It’s the classic good guy versus bad guy, and good always wins out, right? Not with wrestling, and this is where the beauty of wrestling lies. The fans are simply not accepting Reigns as the “good guy”, and instead cheering for Lesnar, the “bad guy”. And where else on television does this happen? Nowhere. Sure, you could cheer along for the Ferndale Strangler, but people would label you a sociopath, and possibly peg you for a potential criminal. As wrestling fans, it is our God given right to pay for our seat, buy the merch, and cheer for whoever the hell we want.
Now that we’re all up to speed, that brings us to Monday 30th March (local time), and Wrestlemania 31. The biggest match on the event – Brock Lesnar versus Roman Reigns. And, like many WWE fans in New Zealand, the 12pm start time for the four-hour extravaganza was problematic, meaning I was forced to watch delayed coverage that night. Not only that, but attempt to stay spoiler-free for seven odd hours. Which means no social media, no Reddit, no websites which may have any info on the event, which is harder than it sounds.
And a four-hour slog it was. There were ups and downs, highs and lows. I won’t go into the weird Terminator promo (terrible!) or the Russian arriving in a literal tank (amazing!) – just the main event. It started off the way we all expected to it to, Lesnar simply pulverising Reigns, beating him from pillar to post. The punches were as stiff as a board, with Lesnar bleeding like a stuck pig at one point. Later Reigns’ mouth was full with blood after Lesnar slapped the taste out of it. And the suplexes. Soooooo many suplexes, to the point where #SuplexCity was the number one trending topic on Twitter worldwide.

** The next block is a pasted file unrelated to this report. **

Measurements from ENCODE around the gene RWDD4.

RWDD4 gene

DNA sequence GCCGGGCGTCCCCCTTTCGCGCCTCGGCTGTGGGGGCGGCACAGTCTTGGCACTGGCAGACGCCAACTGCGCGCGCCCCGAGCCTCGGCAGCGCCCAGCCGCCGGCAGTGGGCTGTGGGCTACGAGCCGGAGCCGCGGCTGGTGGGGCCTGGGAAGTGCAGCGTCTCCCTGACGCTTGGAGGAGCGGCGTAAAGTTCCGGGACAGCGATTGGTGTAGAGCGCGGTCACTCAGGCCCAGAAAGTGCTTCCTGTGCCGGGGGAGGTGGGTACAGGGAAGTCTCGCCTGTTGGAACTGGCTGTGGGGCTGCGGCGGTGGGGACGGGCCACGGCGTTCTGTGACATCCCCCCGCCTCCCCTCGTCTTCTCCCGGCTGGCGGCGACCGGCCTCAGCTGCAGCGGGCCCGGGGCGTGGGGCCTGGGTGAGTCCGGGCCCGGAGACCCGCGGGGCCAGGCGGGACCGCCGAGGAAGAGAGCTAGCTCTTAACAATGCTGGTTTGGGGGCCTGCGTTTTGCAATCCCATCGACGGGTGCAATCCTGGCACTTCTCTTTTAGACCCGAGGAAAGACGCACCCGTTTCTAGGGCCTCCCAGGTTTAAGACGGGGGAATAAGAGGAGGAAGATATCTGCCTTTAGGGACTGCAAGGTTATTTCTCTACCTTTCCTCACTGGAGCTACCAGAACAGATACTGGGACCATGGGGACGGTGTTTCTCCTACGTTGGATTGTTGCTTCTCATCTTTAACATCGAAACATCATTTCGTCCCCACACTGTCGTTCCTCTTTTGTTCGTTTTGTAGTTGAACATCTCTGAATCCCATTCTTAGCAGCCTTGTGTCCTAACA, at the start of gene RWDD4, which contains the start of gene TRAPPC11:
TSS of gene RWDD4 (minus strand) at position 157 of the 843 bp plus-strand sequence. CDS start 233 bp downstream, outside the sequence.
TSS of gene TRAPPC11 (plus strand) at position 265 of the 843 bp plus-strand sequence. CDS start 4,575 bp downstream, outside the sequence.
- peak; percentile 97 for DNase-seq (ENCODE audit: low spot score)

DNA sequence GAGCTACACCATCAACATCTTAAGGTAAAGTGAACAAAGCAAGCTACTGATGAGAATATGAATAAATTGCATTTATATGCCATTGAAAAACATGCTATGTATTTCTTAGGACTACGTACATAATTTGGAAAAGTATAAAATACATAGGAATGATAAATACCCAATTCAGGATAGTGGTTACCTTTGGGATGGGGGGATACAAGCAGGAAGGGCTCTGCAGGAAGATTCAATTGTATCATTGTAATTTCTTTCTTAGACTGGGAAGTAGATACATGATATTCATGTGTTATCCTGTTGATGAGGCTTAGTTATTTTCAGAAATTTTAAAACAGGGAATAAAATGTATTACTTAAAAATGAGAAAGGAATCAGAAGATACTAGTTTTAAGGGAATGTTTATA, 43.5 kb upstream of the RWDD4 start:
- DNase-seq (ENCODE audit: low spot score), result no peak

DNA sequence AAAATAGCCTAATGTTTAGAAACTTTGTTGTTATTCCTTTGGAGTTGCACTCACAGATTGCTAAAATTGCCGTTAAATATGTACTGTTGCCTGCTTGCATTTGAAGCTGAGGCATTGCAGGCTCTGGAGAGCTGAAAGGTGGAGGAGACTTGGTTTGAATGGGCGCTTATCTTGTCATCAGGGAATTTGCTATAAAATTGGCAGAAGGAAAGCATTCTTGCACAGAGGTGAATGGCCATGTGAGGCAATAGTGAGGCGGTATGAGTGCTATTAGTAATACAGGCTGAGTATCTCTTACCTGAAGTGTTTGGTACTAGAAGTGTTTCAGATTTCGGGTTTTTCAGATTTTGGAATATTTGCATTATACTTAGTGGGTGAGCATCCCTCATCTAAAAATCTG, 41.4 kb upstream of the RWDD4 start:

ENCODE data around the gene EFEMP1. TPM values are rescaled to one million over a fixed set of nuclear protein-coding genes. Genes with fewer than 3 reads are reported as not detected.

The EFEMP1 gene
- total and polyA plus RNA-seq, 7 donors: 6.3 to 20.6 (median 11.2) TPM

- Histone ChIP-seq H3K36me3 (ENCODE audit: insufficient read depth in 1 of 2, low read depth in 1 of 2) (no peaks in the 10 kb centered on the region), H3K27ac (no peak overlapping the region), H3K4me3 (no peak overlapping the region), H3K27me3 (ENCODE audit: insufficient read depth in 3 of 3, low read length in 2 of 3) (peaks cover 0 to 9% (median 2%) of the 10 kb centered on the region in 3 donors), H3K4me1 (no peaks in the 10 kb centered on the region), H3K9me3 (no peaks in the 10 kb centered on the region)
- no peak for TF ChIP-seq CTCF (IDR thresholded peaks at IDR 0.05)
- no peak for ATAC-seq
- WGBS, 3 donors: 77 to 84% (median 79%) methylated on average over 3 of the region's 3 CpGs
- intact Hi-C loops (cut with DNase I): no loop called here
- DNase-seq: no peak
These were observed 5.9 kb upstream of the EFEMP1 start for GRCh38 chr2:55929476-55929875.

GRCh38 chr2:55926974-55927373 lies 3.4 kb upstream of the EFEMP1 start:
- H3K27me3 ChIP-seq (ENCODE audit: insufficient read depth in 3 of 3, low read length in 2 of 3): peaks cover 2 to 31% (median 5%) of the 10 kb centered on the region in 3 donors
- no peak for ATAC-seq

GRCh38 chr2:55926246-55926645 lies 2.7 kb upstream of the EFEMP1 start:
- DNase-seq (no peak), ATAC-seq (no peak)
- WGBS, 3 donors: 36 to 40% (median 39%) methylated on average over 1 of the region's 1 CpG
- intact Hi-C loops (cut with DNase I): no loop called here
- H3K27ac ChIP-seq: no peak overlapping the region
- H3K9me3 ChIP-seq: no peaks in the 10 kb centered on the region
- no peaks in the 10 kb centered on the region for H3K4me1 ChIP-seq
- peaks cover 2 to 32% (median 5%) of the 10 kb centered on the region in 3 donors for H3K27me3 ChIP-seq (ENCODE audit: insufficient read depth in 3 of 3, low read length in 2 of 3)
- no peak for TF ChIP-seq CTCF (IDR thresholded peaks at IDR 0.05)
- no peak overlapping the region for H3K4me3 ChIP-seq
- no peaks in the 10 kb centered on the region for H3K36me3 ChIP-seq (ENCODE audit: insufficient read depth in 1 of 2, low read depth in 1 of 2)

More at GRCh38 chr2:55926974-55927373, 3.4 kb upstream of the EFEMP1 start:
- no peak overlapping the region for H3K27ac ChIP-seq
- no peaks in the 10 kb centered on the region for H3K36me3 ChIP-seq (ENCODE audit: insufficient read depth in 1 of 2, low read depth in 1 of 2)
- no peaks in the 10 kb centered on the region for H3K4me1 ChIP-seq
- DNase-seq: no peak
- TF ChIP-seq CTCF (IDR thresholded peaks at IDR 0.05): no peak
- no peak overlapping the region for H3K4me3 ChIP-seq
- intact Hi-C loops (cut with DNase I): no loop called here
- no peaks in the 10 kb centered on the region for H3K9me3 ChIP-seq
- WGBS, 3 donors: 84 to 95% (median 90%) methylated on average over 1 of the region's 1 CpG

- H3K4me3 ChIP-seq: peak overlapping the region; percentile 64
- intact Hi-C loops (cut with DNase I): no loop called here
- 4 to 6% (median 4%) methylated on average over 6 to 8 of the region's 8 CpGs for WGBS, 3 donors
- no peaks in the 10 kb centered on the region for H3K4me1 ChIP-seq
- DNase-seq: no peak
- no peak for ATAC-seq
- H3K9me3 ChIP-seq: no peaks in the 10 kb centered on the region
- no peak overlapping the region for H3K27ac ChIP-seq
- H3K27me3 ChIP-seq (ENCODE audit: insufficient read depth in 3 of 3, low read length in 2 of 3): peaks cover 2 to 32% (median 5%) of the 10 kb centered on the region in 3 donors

But then something amazing happened. Something which validated everything which had come before it. Something which summed up all of the things that make wrestling brilliant, exciting, and constantly thrilling. To quote Hall-of-Famer “Rowdy” Roddy Piper, “just when they think they have all the answers, I change the questions”.
Seth Rollins, a wrestler with a contract which guaranteed him a match for the WWE World Heavyweight Championship at any time (and we mean ANY time) of his choosing, comes sprinting down the enormous entranceway. He has chosen this point, the main event of the biggest show of the year, to “cash in” his Money in the Bank contract, and turn the one-on-one match into a Triple Threat. It’s now Rollins versus Reigns versus Lesnar. However, Lesnar still looks unbeatable. Blood trickling down his face, Reigns hits his signature move on Lesnar, the spear. Rollins then comes out of nowhere, hits his finishing move, the “Curb Stomp”, on Reigns, and pins him. 1, 2, 3.
Match over, there’s a new champion – and it’s a man who wasn’t even a factor in this match minutes before. Seth Rollins.
And this completely sums up what makes WWE and professional wrestling so entertaining. The rollercoaster ride where anything can happen. Drama that can rival any episode of Street Legal, and action which easily betters Water Rats in its prime. While it’s definitely still not the coolest show around to watch, professional wrestling is still as entertaining to me as a 22-year-old (somewhat) fully grown adult, as it was as to a wide-eyed kid at five with the world in front of me.
You might think you know what’s going to happen, and that you have all the answers, but when professional wrestling changes the questions – those moments are priceless.